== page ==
Pete and Cathy Mendes

Focusing on Community

Pete Mendes

Originally from Chicago, Pete Mendes moved to Pittsburgh with his wife, Cathy, and their three children in 2006. Living in a variety of cities because of Pete’s job at KPMG, the family is now happily settled in the North Allegheny school district, a conveniently close location to downtown Pittsburgh. Right out of school, Pete began working for KPMG, the company that first introduced him to the United Way.

In 2006 he was asked to head the campaign for KPMG, and it was through this campaign that Pete began to meet the wonderful staff of the United Way. Being more involved with the process, Pete started learning more and more about what United Way does, allowing himself and his family to get more involved with the community over time.

“Over the last 8 or 9 years,” Pete explains, “I slowly came to the realization that I needed to focus more on community.” This realization impacted many parts of Pete’s life as well as his family’s life in ways that were a huge benefit to the community and the United Way. Understanding that there are many people in need, and a lot of different ways to help others, Pete and his family involved themselves in philanthropy to help their community. “If you go through life focused on yourself, your family and your job, it is easy to not see those in need around you,” Pete explains. “My wife and I started to pay attention to those in the community who are struggling.” Pete realized that financial support is important, but not always enough. Volunteering at agencies in the Greater Pittsburgh region provide great opportunities for families to spend time together and to make a difference. Beginning with his financial support through the United Way, Pete’s effort to give back morphed into a family effort of giving time to help Pittsburgh.

Pete’s desire to give time and money is a desire he shares with the United Way, so moving up into the Tocqueville society was a natural transition. For Pete, being a Tocqueville member initially was about having the ability to have access to other Tocqueville members, who were important business and community leaders. “Being a part of Tocqueville gives you the ability to interact with the group,” Pete explains, “which is very important in a profession where you need to be well connected.” Pete then continues to explain that Tocqueville is much more than networking, and that he loves the opportunity the society has provided him to learn more about United Way and the needs in the Pittsburgh region. His connections made through the Tocqueville community provided avenues for volunteer work for Pete and his family. The society created an opportunity for Pete’s family to get more involved and understand where United Way chooses to focus its money and efforts and resources.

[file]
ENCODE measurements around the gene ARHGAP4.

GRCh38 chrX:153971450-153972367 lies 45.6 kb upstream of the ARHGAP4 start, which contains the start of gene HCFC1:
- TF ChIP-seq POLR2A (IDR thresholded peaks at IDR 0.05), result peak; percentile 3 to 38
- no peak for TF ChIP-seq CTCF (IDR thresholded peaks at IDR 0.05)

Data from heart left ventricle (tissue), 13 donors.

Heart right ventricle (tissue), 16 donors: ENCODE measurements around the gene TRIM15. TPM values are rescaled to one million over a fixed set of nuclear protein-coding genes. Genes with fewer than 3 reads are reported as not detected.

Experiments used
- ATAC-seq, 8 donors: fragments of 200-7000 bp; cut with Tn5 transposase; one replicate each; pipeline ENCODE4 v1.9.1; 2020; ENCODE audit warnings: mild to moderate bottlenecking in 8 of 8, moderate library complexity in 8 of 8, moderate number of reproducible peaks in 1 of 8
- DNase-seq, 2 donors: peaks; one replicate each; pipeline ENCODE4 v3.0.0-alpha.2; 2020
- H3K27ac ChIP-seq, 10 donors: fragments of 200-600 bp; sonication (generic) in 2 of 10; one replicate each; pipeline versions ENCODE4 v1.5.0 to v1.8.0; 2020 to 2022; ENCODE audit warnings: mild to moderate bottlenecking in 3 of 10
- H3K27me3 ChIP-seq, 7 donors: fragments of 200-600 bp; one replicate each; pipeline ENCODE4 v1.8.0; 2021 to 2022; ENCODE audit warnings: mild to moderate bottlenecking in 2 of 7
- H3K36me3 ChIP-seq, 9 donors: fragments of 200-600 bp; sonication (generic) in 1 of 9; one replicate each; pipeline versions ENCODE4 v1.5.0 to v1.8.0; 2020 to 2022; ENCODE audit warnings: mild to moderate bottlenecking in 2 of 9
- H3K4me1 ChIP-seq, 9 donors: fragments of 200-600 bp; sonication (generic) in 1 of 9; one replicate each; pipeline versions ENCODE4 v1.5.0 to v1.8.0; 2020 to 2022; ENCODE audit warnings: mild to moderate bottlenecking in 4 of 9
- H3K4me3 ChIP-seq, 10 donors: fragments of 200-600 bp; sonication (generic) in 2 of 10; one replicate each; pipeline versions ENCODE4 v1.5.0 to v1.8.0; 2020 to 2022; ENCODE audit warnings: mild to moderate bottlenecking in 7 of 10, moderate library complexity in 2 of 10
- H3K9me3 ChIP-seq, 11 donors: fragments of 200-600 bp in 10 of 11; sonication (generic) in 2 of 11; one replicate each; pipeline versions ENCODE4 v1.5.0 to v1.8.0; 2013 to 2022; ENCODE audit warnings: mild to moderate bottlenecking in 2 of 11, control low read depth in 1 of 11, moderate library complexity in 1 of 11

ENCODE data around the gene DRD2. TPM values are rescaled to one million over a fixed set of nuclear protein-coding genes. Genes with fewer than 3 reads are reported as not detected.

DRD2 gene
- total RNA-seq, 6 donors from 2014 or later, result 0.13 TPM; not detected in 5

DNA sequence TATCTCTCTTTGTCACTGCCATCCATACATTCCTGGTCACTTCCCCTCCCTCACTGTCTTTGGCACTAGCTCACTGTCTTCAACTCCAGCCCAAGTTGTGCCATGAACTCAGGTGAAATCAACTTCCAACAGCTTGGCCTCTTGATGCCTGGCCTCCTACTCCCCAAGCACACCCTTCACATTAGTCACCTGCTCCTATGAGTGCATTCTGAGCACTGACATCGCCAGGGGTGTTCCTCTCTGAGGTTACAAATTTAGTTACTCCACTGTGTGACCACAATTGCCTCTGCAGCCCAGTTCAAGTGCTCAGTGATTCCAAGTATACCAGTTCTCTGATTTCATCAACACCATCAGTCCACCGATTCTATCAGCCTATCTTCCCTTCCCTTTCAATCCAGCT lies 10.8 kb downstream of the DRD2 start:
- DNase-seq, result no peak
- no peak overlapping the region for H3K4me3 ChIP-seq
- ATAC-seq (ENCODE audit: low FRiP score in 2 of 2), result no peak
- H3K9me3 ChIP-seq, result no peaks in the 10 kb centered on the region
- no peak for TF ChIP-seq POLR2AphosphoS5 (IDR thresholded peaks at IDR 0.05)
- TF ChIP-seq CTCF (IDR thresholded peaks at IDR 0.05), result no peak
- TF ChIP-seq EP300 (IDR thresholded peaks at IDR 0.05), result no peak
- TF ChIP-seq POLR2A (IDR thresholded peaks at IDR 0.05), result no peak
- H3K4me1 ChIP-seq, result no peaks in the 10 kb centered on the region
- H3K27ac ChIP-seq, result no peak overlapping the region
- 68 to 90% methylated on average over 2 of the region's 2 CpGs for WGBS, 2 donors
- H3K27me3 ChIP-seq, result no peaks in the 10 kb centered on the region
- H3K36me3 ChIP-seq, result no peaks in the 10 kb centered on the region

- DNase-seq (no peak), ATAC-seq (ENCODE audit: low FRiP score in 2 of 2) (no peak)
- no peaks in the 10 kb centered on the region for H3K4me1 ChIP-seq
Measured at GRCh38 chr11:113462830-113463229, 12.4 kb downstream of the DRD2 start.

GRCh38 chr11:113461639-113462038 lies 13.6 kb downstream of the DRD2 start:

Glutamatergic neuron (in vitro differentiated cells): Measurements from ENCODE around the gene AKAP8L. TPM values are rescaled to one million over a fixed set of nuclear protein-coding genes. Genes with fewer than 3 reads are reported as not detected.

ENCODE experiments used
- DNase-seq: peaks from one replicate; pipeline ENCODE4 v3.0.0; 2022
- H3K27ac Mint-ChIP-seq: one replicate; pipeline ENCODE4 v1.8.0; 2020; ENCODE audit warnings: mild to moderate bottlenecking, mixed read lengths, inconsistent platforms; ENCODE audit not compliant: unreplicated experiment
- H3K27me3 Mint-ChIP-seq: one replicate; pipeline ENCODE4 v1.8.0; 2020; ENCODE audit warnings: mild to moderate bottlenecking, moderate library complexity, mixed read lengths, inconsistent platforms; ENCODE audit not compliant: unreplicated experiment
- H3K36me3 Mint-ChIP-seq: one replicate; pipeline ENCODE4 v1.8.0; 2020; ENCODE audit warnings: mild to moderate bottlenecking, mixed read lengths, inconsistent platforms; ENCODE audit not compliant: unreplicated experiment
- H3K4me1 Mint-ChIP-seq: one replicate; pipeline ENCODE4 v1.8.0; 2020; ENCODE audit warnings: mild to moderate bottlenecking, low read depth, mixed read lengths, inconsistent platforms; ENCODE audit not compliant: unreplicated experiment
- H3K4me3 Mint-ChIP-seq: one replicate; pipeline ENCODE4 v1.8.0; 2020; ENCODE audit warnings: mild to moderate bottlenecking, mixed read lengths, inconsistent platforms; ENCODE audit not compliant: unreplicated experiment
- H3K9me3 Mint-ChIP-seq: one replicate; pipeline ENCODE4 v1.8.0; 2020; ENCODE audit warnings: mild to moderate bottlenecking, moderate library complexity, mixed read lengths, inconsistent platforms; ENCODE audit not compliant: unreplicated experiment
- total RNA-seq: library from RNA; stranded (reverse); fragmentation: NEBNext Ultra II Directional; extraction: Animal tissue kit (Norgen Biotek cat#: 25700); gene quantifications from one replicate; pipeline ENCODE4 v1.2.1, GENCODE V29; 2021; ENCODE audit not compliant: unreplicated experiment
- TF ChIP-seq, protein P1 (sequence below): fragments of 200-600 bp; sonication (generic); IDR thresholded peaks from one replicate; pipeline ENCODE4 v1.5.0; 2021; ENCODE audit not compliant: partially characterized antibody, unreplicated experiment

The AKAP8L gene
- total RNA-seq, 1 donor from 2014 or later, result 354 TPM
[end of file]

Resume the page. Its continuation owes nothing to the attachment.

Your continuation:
Being blessed with the opportunity to learn about the philanthropy, Pete can say that he feels comfortable that his money is going towards United Way. “People don’t realize the long list of agencies who are doing very important work,” Pete explains. The United Way identifies the needs of community, identifies agencies that can best help, and ensures that donations go to the right places, giving Pete and other United Way donors peace of mind. Impassioned by the idea that small organizations wouldn’t get resources and money if it wasn’t for the United Way, Pete understands that the United Way performs a vital service to the community. From volunteering at the food bank, senior centers, and a variety of other organizations, Pete and his family enjoy seeing the important work people are doing. A member of the Heinz Award Committee, Pete helps select the Volunteer Of The Year, a job he is passionate about. Loving to read stories of people who give time to help the disadvantaged people of the community every year, Pete should be proud that it is finally his turn.

His interview coming to a close, Pete leaves us on a humble note saying “what I try to keep in mind is that there are so many needs out there; so many different ways to help using time, money, advocacy, leadership, etc.” Whatever way you can, Pete urges you to find the way that best enables you to get involved.

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